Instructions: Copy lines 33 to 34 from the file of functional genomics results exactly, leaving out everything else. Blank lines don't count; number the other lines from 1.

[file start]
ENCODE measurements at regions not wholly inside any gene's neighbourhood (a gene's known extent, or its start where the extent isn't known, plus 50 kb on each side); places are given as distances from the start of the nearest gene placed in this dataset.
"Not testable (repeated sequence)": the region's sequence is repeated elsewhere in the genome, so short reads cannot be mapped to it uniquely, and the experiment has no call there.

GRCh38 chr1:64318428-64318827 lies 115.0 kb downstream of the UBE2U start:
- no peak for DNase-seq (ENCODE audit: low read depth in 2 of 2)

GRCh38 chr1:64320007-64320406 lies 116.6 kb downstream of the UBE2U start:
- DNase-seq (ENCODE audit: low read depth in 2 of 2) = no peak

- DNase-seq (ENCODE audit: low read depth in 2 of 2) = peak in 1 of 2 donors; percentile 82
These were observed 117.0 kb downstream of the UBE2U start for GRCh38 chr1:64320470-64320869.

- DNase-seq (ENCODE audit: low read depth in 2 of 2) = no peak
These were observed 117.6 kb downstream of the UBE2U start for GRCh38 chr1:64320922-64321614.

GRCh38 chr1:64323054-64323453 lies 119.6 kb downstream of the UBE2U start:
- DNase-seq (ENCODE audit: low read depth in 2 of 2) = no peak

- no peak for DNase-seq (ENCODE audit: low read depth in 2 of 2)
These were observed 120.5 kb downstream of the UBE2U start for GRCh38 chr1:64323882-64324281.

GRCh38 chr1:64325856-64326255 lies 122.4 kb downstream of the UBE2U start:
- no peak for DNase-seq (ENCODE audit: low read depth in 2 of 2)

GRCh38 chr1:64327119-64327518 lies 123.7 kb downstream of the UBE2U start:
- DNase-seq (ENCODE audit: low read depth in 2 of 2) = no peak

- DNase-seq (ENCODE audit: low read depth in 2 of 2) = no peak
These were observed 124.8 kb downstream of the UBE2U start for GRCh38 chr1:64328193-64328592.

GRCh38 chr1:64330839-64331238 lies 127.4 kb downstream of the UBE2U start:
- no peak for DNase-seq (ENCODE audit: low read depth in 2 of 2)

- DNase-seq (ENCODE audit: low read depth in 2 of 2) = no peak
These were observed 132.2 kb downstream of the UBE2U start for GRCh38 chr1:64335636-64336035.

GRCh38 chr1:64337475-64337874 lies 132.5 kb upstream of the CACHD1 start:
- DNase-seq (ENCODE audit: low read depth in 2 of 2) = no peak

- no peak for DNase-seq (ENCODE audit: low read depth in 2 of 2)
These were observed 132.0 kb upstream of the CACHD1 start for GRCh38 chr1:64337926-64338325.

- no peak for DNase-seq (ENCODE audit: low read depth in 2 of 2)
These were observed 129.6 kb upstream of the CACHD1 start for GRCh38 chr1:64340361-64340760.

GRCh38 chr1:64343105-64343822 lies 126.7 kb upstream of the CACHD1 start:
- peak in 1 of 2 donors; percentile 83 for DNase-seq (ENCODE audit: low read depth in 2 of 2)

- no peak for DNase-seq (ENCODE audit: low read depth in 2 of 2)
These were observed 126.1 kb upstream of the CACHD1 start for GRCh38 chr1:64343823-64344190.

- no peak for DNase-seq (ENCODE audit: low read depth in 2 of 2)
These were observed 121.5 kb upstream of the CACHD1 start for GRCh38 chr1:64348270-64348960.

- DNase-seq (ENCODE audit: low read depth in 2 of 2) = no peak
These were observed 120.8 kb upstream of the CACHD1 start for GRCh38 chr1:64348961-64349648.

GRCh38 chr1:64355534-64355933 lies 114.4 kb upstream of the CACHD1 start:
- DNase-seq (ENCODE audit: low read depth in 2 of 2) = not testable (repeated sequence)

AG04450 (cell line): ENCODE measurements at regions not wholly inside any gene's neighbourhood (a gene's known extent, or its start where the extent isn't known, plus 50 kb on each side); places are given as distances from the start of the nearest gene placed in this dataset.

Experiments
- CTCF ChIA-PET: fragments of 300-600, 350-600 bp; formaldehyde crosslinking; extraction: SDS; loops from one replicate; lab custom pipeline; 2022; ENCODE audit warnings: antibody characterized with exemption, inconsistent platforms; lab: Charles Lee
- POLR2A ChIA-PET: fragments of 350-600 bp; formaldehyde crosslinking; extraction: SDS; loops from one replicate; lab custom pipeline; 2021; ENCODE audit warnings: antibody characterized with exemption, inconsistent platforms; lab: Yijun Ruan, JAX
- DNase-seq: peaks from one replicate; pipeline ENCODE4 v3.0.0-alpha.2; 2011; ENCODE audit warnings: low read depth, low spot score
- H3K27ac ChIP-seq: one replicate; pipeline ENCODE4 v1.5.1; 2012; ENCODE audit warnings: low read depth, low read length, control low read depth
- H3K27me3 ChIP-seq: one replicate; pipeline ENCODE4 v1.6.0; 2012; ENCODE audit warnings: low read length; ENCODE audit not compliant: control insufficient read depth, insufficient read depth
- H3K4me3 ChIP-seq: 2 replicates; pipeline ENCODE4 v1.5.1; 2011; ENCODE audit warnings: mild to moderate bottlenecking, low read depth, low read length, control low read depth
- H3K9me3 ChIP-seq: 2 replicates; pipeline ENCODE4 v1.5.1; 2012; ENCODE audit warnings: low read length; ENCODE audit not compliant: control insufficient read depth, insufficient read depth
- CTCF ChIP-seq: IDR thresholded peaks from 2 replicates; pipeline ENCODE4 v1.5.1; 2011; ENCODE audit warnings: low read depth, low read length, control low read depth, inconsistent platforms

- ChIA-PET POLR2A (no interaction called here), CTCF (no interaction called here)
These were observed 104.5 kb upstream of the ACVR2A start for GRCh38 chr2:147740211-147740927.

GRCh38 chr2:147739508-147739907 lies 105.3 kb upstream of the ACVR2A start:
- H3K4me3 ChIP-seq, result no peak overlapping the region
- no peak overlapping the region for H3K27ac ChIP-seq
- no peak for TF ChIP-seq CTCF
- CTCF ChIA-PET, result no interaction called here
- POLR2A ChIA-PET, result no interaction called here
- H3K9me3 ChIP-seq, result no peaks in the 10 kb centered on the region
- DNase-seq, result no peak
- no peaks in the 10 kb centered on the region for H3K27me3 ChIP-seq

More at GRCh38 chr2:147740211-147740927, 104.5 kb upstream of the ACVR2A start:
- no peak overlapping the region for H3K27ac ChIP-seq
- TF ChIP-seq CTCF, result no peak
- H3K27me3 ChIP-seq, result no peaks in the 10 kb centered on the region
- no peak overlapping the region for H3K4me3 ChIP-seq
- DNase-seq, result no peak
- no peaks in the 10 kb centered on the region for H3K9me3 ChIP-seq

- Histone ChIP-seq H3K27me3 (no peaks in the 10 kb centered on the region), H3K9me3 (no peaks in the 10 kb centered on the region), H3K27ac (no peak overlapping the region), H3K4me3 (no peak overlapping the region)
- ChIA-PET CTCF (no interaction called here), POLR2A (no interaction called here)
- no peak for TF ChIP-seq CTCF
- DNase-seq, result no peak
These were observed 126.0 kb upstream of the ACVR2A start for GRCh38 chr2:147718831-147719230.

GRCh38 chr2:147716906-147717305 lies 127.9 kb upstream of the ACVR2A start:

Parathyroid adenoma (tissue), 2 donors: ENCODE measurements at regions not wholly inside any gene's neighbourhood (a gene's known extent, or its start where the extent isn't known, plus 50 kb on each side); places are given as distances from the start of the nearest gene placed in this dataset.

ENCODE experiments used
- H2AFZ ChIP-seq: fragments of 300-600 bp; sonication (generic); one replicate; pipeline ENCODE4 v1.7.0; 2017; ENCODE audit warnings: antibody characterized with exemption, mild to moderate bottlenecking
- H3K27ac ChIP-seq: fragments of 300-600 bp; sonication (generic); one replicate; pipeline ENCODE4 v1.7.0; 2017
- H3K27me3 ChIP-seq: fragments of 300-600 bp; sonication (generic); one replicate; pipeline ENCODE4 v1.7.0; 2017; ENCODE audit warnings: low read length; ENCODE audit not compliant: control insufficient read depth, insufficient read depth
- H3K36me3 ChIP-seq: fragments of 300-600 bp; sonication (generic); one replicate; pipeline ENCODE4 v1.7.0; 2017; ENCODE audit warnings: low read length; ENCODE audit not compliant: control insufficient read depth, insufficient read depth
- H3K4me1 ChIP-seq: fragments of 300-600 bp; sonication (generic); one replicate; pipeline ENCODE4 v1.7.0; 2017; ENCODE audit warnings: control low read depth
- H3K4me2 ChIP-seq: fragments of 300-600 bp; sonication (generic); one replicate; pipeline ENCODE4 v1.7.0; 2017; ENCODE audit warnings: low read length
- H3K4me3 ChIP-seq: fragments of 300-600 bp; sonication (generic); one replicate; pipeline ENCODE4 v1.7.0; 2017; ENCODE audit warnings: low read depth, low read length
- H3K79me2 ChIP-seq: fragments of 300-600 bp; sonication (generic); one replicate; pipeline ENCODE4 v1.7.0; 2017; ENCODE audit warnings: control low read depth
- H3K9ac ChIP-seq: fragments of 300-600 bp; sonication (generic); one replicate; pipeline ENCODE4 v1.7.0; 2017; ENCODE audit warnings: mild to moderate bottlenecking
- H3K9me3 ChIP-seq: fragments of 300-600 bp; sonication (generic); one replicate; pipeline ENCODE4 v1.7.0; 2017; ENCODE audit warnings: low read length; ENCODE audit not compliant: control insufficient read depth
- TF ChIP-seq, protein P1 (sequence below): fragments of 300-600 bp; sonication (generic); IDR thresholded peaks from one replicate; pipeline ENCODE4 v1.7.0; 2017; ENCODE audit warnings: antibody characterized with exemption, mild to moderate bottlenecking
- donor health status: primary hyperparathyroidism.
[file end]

- no peak for DNase-seq (ENCODE audit: low read depth in 2 of 2)
These were observed 126.1 kb upstream of the CACHD1 start for GRCh38 chr1:64343823-64344190.